Here’s a link to a YouTube video by Historic Royal Palaces, about the Line of Kings (click on those words), showing royal armor and more on display at the Tower, and how and why this exhibit has changed over the centuries.

The Crown Jewels of the United Kingdom

I recently visited London for the first time and was awed by the Crown Jewels:  the actual crown, scepter and orb used in coronations, the crown the queen wears when opening Parliament, and other crowns.

Click on this link to the royal family’s website to see them.  The largest photo is of the Imperial State Crown, with a large diamond, the Cullinan II, in the lower front. Click on thumbnails (small photos) to enlarge each photo and read the caption, if you like.

Queen Elizabeth II was 25 at her coronation, and in the portrait you can see in the above link, she holds the Sovereign’s Orb and the staff-like  Sovereign’s Sceptre.

The sceptre (scepter in American English) holds the Cullinan I diamond — it’s the large diamond you see in the close-up of the top of the scepter, and there is also a close-up of the diamond alone.  (It comes out so it can be worn as jewelry.) At 530 carats, it is the largest top-quality cut diamond in the world. It’s also called the First Star of Africa.

The Cullinan Diamond was discovered a century ago in a mine in South Africa, and it weighed one and one-third pounds. It has been cut into smaller pieces, the largest being the Cullinan I and the Cullinan II, also called the Second Star of Africa, which you saw in the Imperial State Crown.

You can read more about the Crown Jewels on the royal family’s website, and also how Oliver Cromwell got rid of many early Crown Jewels after he did away with King Charles I.

 

Jews in 1850 Los Angeles

In 1848, nothern Mexico ceded California to the US, and gold was discovered.  Suddenly the town of Los Angeles, located among rancheros, became a stop for gold prospectors heading north from their homes in Mexico, Central and South America.  Hearing of the exorbitant prices near the gold fields, some of these men bought their mining supplies and clothing as they passed through Los Angeles.  This was an opportunity for merchants, and competition was fiercer in San Francisco, the gateway to the gold country, than in relatively sleepy Los Angeles.

The Jews listed in Los Angeles’ first US Census outfitted these gold-seekers and the increasing number of Angelenos.  The 1850 census document, donated to a museum by Cecil B. De Mille, records 3,530 people in all of Los Angeles County, only eight of whom were Jewish.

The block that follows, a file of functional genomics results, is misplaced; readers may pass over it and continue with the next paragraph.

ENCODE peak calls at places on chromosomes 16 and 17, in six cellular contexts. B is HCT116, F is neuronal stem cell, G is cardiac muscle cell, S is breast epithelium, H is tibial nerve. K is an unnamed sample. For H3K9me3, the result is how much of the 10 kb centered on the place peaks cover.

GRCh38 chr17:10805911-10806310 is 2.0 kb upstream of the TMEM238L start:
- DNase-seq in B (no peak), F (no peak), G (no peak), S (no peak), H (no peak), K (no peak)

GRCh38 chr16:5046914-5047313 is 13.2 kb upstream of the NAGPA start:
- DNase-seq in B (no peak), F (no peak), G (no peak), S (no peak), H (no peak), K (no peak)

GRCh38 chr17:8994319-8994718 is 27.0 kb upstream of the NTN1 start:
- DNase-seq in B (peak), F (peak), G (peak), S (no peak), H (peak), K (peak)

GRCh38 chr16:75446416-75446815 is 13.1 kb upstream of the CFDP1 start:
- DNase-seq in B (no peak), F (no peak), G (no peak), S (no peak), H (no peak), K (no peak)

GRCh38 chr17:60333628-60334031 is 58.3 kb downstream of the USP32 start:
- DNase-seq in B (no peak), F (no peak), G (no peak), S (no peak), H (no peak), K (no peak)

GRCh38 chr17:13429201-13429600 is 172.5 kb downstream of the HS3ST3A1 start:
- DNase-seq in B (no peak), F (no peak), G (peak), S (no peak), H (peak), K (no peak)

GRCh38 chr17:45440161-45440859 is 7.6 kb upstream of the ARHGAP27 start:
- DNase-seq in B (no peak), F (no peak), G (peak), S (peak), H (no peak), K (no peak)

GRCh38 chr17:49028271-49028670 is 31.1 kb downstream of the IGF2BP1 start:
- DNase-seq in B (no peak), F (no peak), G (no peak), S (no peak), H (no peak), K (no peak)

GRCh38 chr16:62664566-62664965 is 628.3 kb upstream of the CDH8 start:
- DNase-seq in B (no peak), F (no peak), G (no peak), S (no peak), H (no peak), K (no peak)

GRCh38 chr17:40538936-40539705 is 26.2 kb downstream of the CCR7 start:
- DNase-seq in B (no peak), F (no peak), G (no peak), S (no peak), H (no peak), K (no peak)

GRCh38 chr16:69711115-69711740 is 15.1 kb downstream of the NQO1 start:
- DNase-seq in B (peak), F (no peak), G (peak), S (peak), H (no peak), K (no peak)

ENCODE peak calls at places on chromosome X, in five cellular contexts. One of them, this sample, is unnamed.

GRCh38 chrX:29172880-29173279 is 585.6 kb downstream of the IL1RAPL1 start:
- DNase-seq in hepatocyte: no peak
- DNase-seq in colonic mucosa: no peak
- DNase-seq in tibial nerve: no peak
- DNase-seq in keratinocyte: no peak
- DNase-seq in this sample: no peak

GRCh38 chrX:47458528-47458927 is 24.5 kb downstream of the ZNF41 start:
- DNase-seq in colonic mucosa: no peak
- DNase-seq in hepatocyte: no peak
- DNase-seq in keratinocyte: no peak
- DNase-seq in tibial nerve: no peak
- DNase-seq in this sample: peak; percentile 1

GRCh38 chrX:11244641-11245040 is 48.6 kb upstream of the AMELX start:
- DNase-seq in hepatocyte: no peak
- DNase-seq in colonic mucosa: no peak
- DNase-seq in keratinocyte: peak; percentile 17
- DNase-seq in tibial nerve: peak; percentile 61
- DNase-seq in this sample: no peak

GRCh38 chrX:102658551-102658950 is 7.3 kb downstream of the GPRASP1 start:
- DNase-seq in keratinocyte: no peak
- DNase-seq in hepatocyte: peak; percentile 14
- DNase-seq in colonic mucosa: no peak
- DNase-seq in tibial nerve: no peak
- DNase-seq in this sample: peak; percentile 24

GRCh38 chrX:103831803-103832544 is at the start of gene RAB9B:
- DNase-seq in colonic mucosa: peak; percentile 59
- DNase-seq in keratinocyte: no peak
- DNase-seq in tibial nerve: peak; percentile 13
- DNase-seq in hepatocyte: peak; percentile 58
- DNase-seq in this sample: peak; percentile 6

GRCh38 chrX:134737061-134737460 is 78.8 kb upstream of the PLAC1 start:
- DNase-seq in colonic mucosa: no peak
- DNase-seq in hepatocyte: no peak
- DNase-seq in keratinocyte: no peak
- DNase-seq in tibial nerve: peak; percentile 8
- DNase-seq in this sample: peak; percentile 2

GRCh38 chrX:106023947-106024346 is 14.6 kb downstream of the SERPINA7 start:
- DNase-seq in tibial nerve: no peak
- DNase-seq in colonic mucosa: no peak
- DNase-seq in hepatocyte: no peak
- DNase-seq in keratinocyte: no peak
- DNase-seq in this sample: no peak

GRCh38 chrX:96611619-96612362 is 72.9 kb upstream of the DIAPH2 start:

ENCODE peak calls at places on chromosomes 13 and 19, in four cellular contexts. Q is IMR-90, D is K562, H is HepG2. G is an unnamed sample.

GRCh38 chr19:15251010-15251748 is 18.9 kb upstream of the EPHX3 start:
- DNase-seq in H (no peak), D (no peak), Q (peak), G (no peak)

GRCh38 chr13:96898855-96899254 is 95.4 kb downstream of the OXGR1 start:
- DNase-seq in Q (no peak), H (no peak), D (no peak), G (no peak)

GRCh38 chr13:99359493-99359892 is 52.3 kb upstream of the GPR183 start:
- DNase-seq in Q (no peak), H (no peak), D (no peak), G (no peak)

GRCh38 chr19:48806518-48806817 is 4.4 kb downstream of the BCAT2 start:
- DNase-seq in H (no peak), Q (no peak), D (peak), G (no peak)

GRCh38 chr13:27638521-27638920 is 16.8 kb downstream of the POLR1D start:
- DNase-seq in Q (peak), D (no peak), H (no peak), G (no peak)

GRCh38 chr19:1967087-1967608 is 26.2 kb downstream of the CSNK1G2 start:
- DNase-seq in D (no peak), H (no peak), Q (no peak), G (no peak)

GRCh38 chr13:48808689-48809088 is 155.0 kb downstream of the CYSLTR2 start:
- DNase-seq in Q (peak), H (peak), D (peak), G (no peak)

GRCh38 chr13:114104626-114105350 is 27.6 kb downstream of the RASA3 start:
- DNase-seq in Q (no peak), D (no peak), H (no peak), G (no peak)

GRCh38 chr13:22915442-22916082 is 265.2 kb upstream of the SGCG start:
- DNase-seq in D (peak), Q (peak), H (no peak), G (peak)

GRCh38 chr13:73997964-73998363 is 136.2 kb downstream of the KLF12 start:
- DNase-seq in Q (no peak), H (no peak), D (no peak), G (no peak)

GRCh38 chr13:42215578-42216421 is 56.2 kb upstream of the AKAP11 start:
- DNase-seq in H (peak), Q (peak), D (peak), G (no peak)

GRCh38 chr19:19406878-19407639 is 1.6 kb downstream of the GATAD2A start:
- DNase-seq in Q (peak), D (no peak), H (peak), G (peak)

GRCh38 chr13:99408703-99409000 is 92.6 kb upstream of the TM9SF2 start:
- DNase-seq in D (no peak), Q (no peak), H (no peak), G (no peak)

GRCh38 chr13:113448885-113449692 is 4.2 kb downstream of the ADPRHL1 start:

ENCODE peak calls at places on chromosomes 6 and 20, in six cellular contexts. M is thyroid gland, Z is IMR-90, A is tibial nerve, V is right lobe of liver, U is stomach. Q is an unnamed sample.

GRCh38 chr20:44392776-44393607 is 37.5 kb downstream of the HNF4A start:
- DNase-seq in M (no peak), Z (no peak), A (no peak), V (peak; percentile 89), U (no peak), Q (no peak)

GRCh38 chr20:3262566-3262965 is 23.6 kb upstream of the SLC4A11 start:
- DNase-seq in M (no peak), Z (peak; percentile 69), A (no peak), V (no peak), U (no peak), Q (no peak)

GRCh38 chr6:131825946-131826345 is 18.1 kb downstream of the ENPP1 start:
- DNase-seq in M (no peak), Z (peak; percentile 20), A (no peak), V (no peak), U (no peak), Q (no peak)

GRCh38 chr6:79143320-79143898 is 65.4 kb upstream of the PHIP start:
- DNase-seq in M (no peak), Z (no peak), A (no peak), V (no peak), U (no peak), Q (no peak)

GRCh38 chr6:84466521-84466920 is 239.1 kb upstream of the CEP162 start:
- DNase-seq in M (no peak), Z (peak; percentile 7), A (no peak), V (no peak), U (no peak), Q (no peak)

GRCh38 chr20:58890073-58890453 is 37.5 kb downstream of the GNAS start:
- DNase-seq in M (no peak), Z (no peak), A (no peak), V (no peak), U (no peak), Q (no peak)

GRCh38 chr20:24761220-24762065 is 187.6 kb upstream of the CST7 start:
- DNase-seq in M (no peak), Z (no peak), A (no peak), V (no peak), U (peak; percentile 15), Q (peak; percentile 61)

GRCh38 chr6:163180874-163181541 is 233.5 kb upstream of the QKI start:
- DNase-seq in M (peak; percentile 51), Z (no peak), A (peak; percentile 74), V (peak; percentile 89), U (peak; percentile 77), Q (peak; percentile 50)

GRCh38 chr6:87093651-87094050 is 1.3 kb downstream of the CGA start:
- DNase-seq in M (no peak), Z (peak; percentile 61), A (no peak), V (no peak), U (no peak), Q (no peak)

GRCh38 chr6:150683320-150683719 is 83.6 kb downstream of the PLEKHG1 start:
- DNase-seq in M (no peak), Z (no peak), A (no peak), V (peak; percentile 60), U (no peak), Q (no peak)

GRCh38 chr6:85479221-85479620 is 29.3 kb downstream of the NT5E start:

A microcosm reflecting the settling of the American frontier, all of the Jewish residents were single men, and almost all were young.  There was a forty-year-old tailor, but all the others were merchants ranging in age from 19 to 28. These gentlemen lived behind their storefronts in the Bell’s Row block of Los Angeles.

They were born in Germany and Poland, and all had lived elsewhere in the United States, so they spoke their native languages and possibly other European languages, had learned English, and picked up Spanish in their stores, doing business with Spanish-speaking locals and gold seekers. Multi-lingualism was a key to success in early Los Angeles.

 

The two census pages listing these men were a small part of a wide-ranging exhibit, Jews in the Los Angeles Mosaic, at the Autry National Center.  I was fortunate to have a tour with a docent offering more information than was on display — guided tours are a great way to see a museum exhibit. This exhibit has a companion book of the same title, published by the University of California Press.

Letterpress — Centuries-Old Printing Today

The text and image of a printing press are deep in this business card.
The text and image of a printing press are deep in this business card.

Following in Gutenberg’s footsteps, the business card above was printed with movable type, with the individual letters assembled by hand.  The origin of the terms “upper-case” and “lower-case” letters lies in old print shops, where the capital letters were kept in a drawer above the “lower-case” letters.  The individual pieces are called “sorts,” and in the past, when you ran out of the sorts for a single character, or all those ones were broken, you were “out of sorts.”

Some print shops today have letterpress printing presses as an option for their customers.  Not all letterpress printing is with sorts assembled manually, as it is with this card.

Letterpress engages the senses:

  • Printers report that one can smell the ink on the finished product,
  • We see the depth of the text and images and
  • We feel the weight of the paper.
Thick and rough, the same business card feels solid and substantial.
Thick and rough, the same business card feels solid and substantial.

The International Printing Museum in Carson, California is one of the institutions that offers classes in letterpress.